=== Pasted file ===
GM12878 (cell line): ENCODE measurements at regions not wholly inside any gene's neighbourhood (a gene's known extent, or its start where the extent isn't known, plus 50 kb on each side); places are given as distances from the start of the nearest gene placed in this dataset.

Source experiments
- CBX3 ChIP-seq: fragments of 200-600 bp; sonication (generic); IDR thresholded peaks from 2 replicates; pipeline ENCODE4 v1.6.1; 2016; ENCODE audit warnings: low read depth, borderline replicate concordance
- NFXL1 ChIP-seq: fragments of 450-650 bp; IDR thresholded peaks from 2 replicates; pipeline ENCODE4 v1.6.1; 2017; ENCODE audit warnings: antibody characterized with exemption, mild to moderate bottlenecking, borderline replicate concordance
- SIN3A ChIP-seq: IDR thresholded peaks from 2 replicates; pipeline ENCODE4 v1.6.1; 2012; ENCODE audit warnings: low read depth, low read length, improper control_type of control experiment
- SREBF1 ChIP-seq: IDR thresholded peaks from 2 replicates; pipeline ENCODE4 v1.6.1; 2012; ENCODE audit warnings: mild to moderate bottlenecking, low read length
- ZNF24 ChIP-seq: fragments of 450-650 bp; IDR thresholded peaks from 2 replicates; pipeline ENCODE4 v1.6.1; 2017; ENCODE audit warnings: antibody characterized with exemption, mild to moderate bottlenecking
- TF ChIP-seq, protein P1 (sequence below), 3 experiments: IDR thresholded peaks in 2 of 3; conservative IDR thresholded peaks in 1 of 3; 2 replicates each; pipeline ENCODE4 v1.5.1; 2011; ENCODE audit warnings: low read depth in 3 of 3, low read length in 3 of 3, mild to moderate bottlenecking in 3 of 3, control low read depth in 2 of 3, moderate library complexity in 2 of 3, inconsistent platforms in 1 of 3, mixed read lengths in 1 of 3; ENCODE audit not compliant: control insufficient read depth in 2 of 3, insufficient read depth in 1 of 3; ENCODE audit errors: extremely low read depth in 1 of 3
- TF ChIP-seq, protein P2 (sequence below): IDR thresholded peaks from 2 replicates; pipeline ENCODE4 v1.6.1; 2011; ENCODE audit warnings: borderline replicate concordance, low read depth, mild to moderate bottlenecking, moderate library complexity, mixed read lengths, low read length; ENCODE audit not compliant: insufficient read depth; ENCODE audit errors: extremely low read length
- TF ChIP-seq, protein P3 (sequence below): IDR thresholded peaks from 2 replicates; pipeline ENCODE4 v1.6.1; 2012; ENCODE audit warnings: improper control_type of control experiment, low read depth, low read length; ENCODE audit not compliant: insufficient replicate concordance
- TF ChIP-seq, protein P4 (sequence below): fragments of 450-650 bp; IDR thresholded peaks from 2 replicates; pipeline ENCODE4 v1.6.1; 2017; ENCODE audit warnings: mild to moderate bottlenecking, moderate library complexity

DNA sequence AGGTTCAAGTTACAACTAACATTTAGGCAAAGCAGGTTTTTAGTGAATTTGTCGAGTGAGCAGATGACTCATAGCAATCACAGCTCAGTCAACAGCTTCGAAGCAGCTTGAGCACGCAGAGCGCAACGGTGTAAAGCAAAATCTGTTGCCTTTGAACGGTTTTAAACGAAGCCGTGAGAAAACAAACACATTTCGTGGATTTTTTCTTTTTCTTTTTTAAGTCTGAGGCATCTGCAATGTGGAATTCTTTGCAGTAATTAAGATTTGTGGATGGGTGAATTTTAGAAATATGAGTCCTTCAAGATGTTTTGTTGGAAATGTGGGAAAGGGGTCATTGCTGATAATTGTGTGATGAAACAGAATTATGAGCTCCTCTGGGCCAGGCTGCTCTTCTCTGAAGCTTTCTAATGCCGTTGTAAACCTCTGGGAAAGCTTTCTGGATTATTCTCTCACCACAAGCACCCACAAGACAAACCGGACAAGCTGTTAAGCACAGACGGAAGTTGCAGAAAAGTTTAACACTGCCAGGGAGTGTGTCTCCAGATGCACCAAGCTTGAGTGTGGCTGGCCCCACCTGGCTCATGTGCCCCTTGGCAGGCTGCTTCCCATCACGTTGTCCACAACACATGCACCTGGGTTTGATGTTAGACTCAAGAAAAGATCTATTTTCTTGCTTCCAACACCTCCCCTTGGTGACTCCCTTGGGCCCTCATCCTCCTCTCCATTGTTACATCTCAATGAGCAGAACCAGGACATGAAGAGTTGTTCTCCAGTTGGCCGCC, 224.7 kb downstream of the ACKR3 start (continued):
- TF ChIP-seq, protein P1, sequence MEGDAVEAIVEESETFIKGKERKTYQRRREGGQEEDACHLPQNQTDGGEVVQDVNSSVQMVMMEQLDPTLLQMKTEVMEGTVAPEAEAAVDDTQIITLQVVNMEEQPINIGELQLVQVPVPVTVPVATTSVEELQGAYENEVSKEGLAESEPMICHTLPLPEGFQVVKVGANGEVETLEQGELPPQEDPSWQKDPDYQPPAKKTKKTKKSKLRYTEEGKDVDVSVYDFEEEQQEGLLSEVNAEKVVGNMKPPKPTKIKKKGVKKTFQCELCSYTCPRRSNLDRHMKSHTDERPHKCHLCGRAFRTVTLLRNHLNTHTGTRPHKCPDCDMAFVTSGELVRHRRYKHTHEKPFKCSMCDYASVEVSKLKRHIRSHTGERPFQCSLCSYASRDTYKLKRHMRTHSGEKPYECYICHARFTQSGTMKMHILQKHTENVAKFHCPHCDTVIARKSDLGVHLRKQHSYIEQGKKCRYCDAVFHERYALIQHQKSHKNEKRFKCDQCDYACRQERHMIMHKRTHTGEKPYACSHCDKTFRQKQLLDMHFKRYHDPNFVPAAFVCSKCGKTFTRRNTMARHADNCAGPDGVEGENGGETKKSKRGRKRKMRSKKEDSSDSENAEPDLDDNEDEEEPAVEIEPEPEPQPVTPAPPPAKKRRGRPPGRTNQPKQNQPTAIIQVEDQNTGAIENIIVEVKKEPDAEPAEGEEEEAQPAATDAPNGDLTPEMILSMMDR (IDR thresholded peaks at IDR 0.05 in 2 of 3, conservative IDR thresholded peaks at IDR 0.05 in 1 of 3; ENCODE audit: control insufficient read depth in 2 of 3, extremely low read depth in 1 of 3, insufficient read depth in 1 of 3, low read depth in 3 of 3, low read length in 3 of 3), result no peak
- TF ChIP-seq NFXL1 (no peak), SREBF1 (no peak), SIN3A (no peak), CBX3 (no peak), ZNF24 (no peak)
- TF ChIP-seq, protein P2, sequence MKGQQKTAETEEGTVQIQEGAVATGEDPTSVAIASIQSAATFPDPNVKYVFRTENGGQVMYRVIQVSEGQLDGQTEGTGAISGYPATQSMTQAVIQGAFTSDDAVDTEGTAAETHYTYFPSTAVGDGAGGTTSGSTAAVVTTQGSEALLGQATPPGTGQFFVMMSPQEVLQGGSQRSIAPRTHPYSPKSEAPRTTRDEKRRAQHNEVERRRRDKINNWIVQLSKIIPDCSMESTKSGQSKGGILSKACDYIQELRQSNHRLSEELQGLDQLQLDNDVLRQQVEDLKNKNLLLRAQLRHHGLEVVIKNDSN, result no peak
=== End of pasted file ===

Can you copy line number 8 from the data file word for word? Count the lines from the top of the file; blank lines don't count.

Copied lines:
- TF ChIP-seq, protein P1 (sequence below), 3 experiments: IDR thresholded peaks in 2 of 3; conservative IDR thresholded peaks in 1 of 3; 2 replicates each; pipeline ENCODE4 v1.5.1; 2011; ENCODE audit warnings: low read depth in 3 of 3, low read length in 3 of 3, mild to moderate bottlenecking in 3 of 3, control low read depth in 2 of 3, moderate library complexity in 2 of 3, inconsistent platforms in 1 of 3, mixed read lengths in 1 of 3; ENCODE audit not compliant: control insufficient read depth in 2 of 3, insufficient read depth in 1 of 3; ENCODE audit errors: extremely low read depth in 1 of 3